"Changes in Telecommunications from the Nixon Era to Today"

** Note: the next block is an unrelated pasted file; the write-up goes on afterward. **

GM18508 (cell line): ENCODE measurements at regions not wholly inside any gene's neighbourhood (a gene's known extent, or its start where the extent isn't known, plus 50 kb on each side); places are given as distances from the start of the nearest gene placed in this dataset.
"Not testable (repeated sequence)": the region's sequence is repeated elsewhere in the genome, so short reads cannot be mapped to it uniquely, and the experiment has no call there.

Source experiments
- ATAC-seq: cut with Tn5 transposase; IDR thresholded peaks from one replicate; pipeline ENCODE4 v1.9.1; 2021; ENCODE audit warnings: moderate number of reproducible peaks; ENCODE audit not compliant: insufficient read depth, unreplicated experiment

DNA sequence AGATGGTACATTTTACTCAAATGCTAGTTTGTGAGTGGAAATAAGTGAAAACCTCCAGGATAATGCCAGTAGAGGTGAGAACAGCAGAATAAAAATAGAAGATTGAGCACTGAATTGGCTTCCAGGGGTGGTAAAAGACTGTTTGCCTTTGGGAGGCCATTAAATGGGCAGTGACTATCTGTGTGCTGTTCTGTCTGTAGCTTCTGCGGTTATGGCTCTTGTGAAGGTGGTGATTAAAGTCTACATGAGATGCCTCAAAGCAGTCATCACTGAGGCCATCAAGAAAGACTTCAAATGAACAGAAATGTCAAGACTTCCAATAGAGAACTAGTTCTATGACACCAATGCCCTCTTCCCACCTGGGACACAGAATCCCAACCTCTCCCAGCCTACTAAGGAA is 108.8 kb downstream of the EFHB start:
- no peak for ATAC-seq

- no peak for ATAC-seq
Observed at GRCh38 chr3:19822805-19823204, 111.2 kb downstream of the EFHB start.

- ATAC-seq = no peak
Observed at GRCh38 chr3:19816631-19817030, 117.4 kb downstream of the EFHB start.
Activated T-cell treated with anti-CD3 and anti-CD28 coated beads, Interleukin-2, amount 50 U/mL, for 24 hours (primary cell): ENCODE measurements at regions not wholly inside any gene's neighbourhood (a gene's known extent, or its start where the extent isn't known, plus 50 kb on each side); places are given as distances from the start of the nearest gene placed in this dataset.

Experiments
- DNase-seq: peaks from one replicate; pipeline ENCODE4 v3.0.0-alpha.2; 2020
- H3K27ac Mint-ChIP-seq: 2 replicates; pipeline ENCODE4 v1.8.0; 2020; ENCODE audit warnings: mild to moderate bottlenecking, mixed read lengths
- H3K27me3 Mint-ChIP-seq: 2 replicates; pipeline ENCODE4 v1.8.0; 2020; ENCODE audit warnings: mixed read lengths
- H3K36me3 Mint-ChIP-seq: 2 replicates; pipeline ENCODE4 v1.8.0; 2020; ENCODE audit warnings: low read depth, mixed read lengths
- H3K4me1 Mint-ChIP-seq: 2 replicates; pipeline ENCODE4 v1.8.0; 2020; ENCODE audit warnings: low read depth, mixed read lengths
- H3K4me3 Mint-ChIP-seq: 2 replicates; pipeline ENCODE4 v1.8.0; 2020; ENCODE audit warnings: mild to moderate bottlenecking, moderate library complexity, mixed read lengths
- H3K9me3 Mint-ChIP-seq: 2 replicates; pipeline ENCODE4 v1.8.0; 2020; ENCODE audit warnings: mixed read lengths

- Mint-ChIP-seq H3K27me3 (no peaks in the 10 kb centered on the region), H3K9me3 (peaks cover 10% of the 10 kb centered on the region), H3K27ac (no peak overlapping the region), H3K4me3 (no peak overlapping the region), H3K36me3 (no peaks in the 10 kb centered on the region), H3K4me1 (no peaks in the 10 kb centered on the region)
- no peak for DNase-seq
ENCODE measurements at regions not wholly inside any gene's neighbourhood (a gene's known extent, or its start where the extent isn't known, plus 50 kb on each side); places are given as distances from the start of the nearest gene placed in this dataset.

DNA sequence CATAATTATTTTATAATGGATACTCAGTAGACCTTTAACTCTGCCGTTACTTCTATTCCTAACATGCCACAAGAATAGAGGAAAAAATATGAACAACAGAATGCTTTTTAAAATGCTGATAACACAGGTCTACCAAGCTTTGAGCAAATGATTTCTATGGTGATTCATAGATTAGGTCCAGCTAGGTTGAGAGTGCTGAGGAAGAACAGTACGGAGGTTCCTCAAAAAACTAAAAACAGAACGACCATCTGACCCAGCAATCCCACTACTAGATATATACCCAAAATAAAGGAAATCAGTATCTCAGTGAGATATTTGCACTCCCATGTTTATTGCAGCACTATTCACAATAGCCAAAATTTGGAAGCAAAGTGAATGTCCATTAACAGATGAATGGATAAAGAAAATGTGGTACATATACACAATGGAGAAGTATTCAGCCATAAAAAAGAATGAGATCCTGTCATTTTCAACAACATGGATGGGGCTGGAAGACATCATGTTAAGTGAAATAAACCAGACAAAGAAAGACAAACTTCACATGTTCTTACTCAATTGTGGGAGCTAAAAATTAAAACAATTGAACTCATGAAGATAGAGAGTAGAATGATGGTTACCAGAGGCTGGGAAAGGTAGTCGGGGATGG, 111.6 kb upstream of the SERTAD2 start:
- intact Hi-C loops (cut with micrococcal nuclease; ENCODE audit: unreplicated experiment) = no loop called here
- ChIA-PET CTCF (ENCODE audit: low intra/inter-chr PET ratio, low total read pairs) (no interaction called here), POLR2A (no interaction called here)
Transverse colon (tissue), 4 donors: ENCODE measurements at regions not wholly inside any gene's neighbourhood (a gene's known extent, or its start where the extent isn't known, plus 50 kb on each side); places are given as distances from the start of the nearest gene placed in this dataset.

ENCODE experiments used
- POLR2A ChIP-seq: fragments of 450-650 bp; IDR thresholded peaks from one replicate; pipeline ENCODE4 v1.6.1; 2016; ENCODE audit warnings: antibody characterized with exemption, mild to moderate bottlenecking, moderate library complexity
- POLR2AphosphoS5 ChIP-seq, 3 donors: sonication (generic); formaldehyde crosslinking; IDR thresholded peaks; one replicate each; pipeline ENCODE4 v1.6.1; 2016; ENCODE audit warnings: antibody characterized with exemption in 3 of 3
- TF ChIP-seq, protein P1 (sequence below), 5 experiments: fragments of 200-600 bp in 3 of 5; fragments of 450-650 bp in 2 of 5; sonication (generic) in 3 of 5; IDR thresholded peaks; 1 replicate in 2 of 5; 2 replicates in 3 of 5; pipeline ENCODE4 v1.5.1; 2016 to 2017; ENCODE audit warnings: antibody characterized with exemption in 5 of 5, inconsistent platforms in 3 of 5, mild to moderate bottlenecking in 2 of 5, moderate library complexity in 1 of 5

TECHNOLOGY ON THE HORIZON South Dakota Public Utilities Commission Wireless Conference “The President’s Broadband Vision” Meredith Attwell Senior Advisor to the Assistant Secretary National Telecommunications and Information Administration U.S. Department of Commerce www.ntia.doc.gov Spearfish, South Dakota September 27, 2004 Overview State of the Economy The President’s Broadband Vision New Broadband Technologies and Their Implications Programs Supporting Broadband Deployment Conclusion The National Telecommunications and Information Administration (NTIA) NTIA, under the leadership of Commerce Secretary Don Evans, serves as the President's principal adviser on telecommunications and information policy matters, but is not the regulator of telecommunications, which is the job of the independent Federal Communications Commission. Our second major function is to be the manager of the nation’s airwaves, or radio spectrum, by federal government agencies, including the military. We have joint jurisdiction with the FCC over spectrum allocation and use. NTIA’s goal is to enhance the public interest by promoting quality service, competition, consumer welfare, and economic and social opportunities for all. Overarching Goal: Promoting Economic Growth Thanks to the President’s policies, America’s economy is strong: U.S. economy grew at a real GDP rate of 2.8% in the second quarter of 2004; economic growth in second half of 2003 was the fastest in nearly 20 years. The Labor Department reported that the jobless rate in August was the lowest since October 2001, and the jobs gain of 144,000 marked the 12 th consecutive month that payrolls grew. There has been a sharp pickup in business spending on capital equipment. Homeownership is presently at its highest level ever – 68.6 % in the first quarter of 2004. Productivity in the non-farm business sector rose an estimated 5.5% in 2003, following a 4.4% gain in 2002 – the first time in the past 50 years that annual productivity gains have exceeded 4% in two consecutive years. In May 2004 the Department of Agriculture forecasted that U.S. agricultural exports would set a new record in 2004, totaling an estimated $61.5 billion. In August 2004 manufacturing activity rose for the 15 th month in a row. The Commerce Department reported that construction spending reached an all- time high in July 2004, a broad-based rise with record spending by private builders on residential units and by government on big public works projects in dollar terms. Economic Growth in South Dakota South Dakota’s economy has been strong: South Dakota was ranked first in the nation in income distribution for 2003. South Dakota has a civilian labor force of nearly half a million workers. In the Corp. for Enterprise Development’s most recent (2003) Development Report Card for States, South Dakota was ranked second in the nation in short-term employment growth. South Dakota now has an unemployment rate (3.4%) that is lower than the national average. In 2003 the state had the lowest unemployment rate in the country. South Dakota Has Strong High-Tech Resources and Usage South Dakota has more than 5,000 miles of fiber optics in place with more being put into the ground every day. Relative to population density, this mileage is among the highest in the nation. More than 250 communities in South Dakota have broadband access. Approximately 6,800 South Dakotans are currently employed in information/telecom related industries. In the Corp. for Enterprise Development’s most recent (2003) Development Report Card for States, South Dakota ranked ninth in electronic public services to its citizens. The President’s Broadband Vision Goal “This country needs a national goal for broadband technology . . . universal, affordable access for broadband technology by 2007.” – President George W. Bush, Albuquerque, NM, March 26, 2004 Government’s Role "The role of government is not to create wealth; the role of our government is to create an environment in which the entrepreneur can flourish, in which minds can expand, in which technologies can reach new frontiers." – President George W. Bush, Technology Agenda, November, 2002 . Benefits of Broadband “[B]roadband will not only help industry, it’ll help the quality of life of our citizens.” — President George W. Bush, US Department of Commerce, June 24, 2004 Tele-Medicine Distance Learning Tele-Work National Security Jobs and Economic Growth The Growth of E-Commerce in the U.S. Estimated Quarterly U.S. Retail E-commerce Sales: 4th Quarter 1999 – 2nd Quarter 2004 20 18 16 14 Billions $ 12 10 8 6 4 2 0 4Q 1Q 2Q 3Q 4Q 1Q 2Q 2Q 4Q 1Q 2Q 3Q 4Q 1Q 2Q 3Q 4Q 1Q 2Q 99 00 00 00 00 01 01 01 01 02 02 02 02 03 03 03 03 04 04 Source: U.S. Census Bureau, 2004 Creating Economic Conditions For Broadband Deployment “We ought not to tax access to broadband. If you want something to flourish, don’t tax it.” – President George W. Bush in Baltimore, Maryland on April 27, 2004 Tax relief has given businesses powerful incentives to invest in broadband technology • Accelerated depreciation for capital-intensive equipment • Extension of the Internet tax moratorium; support making the moratorium permanent • Extension of the research and experimentation tax credit; support making it permanent • President's FY 2005 budget requests a record $132 billion for research and development. Removing the Regulatory Underbrush Improving Access to Rights-of-Way: “[B]roadband providers have trouble getting across federal lands…that’s why I signed an order to reduce the regulatory red tape for laying fiber optic cables and putting up transmission towers on federal lands.” – President George W. Bush, U.S. Department of Commerce, June 24, 2004 A Federal Rights-of-Way Working Group set out recommendations to improve access to rights-of-way management across federal lands to promote the deployment of broadband. The called for improvements in: (1) Information Access and Collection, (2) Timely Processing, (3) Fees and Other Charges, and (4) Compliance. On April 26, 2004, the President signed an executive memorandum directing federal agencies to implement these recommendations. Reducing Legacy Regulation of Broadband Services: The Administration supports the FCC’s order freeing newly deployed broadband infrastructure from legacy regulation Rate of Broadband’s Diffusion is Strong United States: Diffusion of consumer goods and communications services (5 % onwards) Source: OECD, 2003 Total High Speed Lines in the U.S. 30,000,000 25,000,000 20,000,000 15,000,000 10,000,000 5,000,000 0 Dec-99 Jun-00 Dec-00 Jun-01 Dec-01 Jun-02 Dec-02 Jun-03 Dec-03 Source: FCC, 2004 DSL Lines Have Continued to Grow 10000 9000 8000 Thousands of Lines 7000 6000 5000 4000 3000 2000 1000 0 1999 2000 2001 2002 2003 Source: FCC Cable Modem Subscriptions Have Also Experienced Significant Growth Source: NCTA Wireless Broadband and New Technologies “The other promising new broadband technology is wireless. The spectrum that allows for wireless technology is a limited resource . . . [a]nd a wise use of that spectrum is to help our economy grow, and help with the quality of life of our people.” - President George W. Bush, U.S. Department of Commerce, June 24, 2004 The Administration has made more radio spectrum available for wireless broadband technologies: Advanced Wireless Services (―3G‖) Ultra-wideband 5 GHz Spectrum 70/80/90 GHz Advanced Wireless Services (“3G”) Third generation (3G) is an ITU specification for high-speed wireless communications. This worldwide wireless connection is compatible with GSM, TDMA, and CDMA. Carriers worldwide are now in the process of deploying 3G network infrastructure across urban, suburban and highly trafficked rural areas. Next-generation 3G cellular services will create broad-range coverage of data across wide geographic areas, providing the greatest mobility for voice communications and Internet connectivity. The 3G service will enable highly mobile users with laptops and other wireless data device to bridge the gap between higher bandwidth WiMax hot zones and Wi-Fi hot spots. New devices optimized for 3G communications are beginning to reach the marketplace. Such devices include cell phones that can also provide interactive video conferencing, as well as PDAs that can provide full-playback DVD services. Ultra-Wideband (UWB) The primary standard involving UWB is the high data rate wireless Personal Area Network (PAN) or IEEE 802.15.3 that could reach data rates of 480 Mbps at 1 meter, or 110 Mbps at up to 10 meters. Proposals for the 802.15.3 Physical and Media Access Control standards have been made by Motorola and the Multiband OFDM Alliance (MBOA) which includes 120 companies such as Intel and Texas Instruments. Freescale Semiconductor (Motorola Inc.) has detailed the current and next generation UWB product family roadmap at the Wireless Connectivity (WiCon) World Expo in Amsterdam on June 7, 2004. Over the next year, Freescale plans to deliver three advanced UWB product families, including the industry’s first 1 Gbps UWB solution. The WiMedia Alliance has announced its endorsement of the MBOA UWB standards for use with the WiMedia Convergence Platform. There is a wide range of perspectives on the future market size and growth potential of UWB technology. Some see 274 million chipsets by 2007, while others see only 24 million by this time. A recent report by Parks Associates predicts that there will be 150 million UWB devices by 2008. Wi-Fi IEEE 802.11 or Wi-Fi operates in the 2.4 GHz or 5 GHz frequency range and offers a maximum data throughput of 108 Mbps with ranges that vary from 50 meters for low-gain antennas up to 8 kilometers for high-gain antennas. Currently the Wi-Fi Alliance has over 200 member companies from around the world, and has over 1250 products have received Wi-Fi certification since certification began in March of 2000. Wi-Fi packages sold 12 million units in 2003 and are on pace to double this year. An estimated 99 million people will have Wi-Fi enabled technology by 2006. Developing strong Fee-for-Service model (Airports, Hotels, etc.). The spectrum made available for Wi-Fi usage at 5 GHz is a model for sharing between industry and government. Wi-Fi Hot Spots There are over 20,000 hotspots in the United States. (Intel’s Hotspot Finder) City-wide hot spots: • Spokane, WA • Cerritos, CA • Chaska, MN • Athens, GA • Oklahoma City, OK Some Communities developing major free hot spots: • Long Beach, CA • San Jose, CA • Washington, DC • New York, NY • Austin, TX • Las Vegas, NV Wi-Fi Telephony Until recently, the utility of Wi-Fi phones was limited to businesses and colleges that had set up Wi-Fi in a building or on a college campus. As Wi-Fi ―hot zones‖ continue to proliferate, Wi-Fi phones may grow to become a viable alternative to both wireline and traditional wireless telephony. ABI Research predicts the Wi-Fi voice market may be as much as $20 million by 2009. 70/80/90 GHz Website NTIA has been moving ahead with plans to establish a web-based mechanism to facilitate real-time coordination of federal and non-federal operations in these frequency ranges. This new system will allow non-federal users to use a website to determine whether they have any potential conflict with federal users. NTIA will soon have its mechanism operational. This mechanism has been under test by staff and the perspective non-federal database managers since June. The FCC has selected the database managers, and these organizations are developing their databases and the mechanism used to ―shake hands‖ with NTIA. WiMax WiMax or 802.16 is designed to provide wireless broadband access in a Metropolitan Area Network (MAN), operating at speeds up to 75 Mbps over a 30 mile radius. WiMax connectivity is fast enough to support more than 60 businesses with T1-level connections and hundreds of homes with DSL-rate connectivity using only 20 MHz of channel bandwidth. Intel plans to build WiMax into its Centrino chip platforms, which power 80% of all PCs, by 2006. Motorola plans to commercially offer integrated radio access networks that can handle 3G, Wi-Fi, WiMax and other future wireless innovations. AT&T, Siemens, and Alcatel are also backing WiMax technology. Industry analysts predict six-fold growth in WiMax sales over the next three years. NTIA Rural Wireless Broadband Project Team (RWBPT) In February, NTIA released Request for Comment on Usage of 3650-3700 MHz considering: Protection of Existing Government Radar Sites Technical Sharing Criteria Workable Solutions for Industry Promoting transparency in NTIA decision making process NTIA is preparing technical report of comments and recommendations for FCC RWBPT also reviewing industry white papers and functional descriptions to provide core of expertise within NTIA on Rural Wireless Broadband deployment and requirements Developing database of technical descriptions Reviewing Manufacturer requirement documents Developing Industry Contact list Broadband Over Power Lines: The Third Wire “We need to get broadband to more Americans . . . one great opportunity is to spread broadband throughout America via our power lines.” — President George W. Bush, US Department of Commerce, June 24, 2004 Principal concern is the risk that BPL systems might interfere with federal government radio communications or other state and private radio operators. FCC began BPL rulemaking on February 12, 2004. On April 27, 2004, NTIA submitted to the FCC a Phase 1 interference report, which suggested interference mitigation techniques to protect critical government radio systems. On June 4, 2004, based on additional analyses, NTIA HomePlug Modem can turn an electrical recommended several supplements to the FCC proposed outlet into an BPL rules to reduce further any risk of harmful BPL Internet connection. interference Commerce Department’s Economic Development Administration Supports Technology EDA provides assistance to rural and urban areas for economic development and revitalization. EDA’s Public Works Program supports projects to expand and upgrade physical infrastructure, including broadband and telecommunications infrastructure, skill training facilities, and business incubator facilities. From FY 2001 to date, South Dakota has received EDA funds for: • 64 projects • Totaling $ 6.9 million • In 2003, EDA provided a technical assistance grant to Black Hills State University in Spearfish to help Native American tribes use the Internet and e-commerce for tourist development. Characteristics of USDA Rural Development RUS Broadband Programs Technology neutral Examples of approved loan technologies: Fiber to the home Digital Subscriber Line Unlicensed wireless Hybrid Fiber Coax Licensed wireless Available to communities up to 20,000 in population Loans are competitively neutral – we can fund the second provider in an area. http://www.usda.gov/rus/telecom/broadband.htm Conclusion Broadband deployment in the U.S. is robust. President Bush’s economic policies have helped to fuel and sustain broadband investment, deployment and competition. The President’s goal will ensure that all Americans have the personal and economic benefits of high-speed Internet applications and services.